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I may be a little off here but didn't the builder of the President differ and change the design of the ship so much that Humphrey disowned the ship I thought I read some where that he even narrowed the hull a bit and I do know that the main mast was moved back two feet on later ships and that was by Humphrey and was rerated from a 44 guns to a 38 gun ship. And since the United States was the first to be launched my question is does the Constitution have the change of moving the main mast back two feet or not if so then you have to move it two scale feet forward
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#13
trippwj

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While I would need to do some additional digging into any change to the form of the President as compared to the Humphreys draughts, the masting and rigging was highly variable amongst the 44 gun frigates.  On 25 January 1796, Timothy Pickering (out going Secretary of War) resolved an ongoing dispute over the proper way to mast the frigates by sending the following circular to all the Naval Constructors and Superintendents (Captains):

 

Sir      War office January 25 1796

The masting the frigates now building having been submitted to varied gentlemen of considerable abilities and reputed skill on naval affairs for their opinions as to the best proportions for masting of the two classes of ships so as to answer all the purposes necessary for ships of war but a diversity of opinions having arisen on the length of particular masts and yards I am induced to propose that the captain and constructor of each frigate shall have liberty to mast and spar their own ship according to the best of their judgments.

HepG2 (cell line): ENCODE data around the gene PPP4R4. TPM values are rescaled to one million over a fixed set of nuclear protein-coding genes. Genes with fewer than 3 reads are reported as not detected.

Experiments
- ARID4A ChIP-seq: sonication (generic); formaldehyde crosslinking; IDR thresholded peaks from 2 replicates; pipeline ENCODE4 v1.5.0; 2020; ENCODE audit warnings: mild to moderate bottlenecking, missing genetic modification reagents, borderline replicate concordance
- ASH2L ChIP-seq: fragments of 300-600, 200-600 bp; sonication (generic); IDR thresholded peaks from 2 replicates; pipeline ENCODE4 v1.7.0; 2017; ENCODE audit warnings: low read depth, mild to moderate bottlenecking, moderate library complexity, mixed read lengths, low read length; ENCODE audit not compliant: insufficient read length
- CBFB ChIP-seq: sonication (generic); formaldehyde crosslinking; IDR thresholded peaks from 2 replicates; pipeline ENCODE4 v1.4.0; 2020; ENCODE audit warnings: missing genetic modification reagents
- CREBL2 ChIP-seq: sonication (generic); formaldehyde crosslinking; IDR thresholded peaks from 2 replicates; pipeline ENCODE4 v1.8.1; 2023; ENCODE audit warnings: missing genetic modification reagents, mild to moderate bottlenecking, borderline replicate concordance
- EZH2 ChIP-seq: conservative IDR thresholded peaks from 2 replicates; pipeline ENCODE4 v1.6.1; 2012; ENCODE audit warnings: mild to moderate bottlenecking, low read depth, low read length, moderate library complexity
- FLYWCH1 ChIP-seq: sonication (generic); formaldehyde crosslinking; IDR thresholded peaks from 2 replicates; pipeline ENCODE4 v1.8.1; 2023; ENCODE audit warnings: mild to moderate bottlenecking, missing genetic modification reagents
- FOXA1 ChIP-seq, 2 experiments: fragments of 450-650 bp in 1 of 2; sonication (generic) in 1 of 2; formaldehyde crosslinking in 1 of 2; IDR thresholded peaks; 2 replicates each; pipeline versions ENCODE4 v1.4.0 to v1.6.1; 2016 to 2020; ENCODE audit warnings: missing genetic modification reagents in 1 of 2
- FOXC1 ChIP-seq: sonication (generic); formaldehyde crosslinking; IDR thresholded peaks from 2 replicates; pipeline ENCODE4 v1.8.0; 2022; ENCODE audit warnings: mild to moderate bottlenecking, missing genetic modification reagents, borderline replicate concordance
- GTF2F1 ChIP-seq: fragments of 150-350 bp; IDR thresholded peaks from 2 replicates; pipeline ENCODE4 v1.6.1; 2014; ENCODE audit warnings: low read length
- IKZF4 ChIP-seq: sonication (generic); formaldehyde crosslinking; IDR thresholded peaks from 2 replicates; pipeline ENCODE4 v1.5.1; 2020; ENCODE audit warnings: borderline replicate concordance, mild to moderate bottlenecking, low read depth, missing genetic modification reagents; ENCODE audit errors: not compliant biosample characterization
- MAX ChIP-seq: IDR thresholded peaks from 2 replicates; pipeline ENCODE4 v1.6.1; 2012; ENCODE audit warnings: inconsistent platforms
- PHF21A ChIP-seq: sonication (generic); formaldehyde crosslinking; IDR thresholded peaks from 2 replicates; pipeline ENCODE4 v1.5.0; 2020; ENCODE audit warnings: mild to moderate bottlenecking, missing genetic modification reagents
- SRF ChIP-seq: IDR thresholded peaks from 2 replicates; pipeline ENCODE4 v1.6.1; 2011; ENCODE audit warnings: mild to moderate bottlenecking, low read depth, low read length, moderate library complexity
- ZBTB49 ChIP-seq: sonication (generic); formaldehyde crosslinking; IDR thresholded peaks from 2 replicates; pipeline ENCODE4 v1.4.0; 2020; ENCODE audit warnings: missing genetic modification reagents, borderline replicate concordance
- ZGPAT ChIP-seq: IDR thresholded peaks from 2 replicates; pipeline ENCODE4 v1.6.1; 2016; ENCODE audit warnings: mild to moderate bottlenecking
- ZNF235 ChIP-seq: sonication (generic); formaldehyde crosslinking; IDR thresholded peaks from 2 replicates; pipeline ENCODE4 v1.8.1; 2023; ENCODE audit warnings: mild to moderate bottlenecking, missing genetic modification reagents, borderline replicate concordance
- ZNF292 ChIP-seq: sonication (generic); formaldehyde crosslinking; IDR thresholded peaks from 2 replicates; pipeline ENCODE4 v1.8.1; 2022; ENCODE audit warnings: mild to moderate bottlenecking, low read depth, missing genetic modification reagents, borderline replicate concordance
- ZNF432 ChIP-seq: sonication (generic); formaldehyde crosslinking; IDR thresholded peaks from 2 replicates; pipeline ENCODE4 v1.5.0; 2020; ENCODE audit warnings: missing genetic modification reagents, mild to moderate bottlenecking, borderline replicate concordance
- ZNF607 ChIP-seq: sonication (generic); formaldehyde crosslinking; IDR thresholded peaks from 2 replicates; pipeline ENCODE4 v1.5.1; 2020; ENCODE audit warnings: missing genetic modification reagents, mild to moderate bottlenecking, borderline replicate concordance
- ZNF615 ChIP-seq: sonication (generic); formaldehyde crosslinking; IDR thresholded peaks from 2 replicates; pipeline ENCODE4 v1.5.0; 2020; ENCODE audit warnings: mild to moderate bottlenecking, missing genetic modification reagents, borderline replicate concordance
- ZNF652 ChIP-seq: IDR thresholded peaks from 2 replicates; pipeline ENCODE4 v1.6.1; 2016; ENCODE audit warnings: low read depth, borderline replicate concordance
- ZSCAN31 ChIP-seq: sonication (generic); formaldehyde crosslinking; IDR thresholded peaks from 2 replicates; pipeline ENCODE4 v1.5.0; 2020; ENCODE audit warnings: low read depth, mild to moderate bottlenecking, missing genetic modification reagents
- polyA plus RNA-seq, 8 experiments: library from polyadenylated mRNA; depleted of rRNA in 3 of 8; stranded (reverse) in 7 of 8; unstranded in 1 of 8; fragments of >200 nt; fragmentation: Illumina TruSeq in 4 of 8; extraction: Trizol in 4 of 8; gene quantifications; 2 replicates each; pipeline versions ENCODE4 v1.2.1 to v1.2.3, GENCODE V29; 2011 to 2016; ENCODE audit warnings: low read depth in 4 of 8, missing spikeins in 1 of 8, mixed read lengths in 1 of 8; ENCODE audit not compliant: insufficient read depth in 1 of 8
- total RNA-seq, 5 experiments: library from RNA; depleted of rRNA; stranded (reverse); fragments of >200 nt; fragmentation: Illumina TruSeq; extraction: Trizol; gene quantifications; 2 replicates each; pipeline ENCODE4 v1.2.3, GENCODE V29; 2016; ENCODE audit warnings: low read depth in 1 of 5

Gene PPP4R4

You will therefore pay an immediate attention to this subject on which Capt Barry will assist and the result of your noted opinions you will sign that it may be transmitted to this office as soon as convenient specifying very minutely, the exact length ad diameter of each mast, yard ad bowsprit also the length and size of mast heads and yard arms that they may be recorded I this office.

   

I am with great regard

Sir yr obt Servnt

    Timothy Pickering


Wayne

Neither should a ship rely on one small anchor, nor should life rest on a single hope.
Epictetus


#14
CharlieZardoz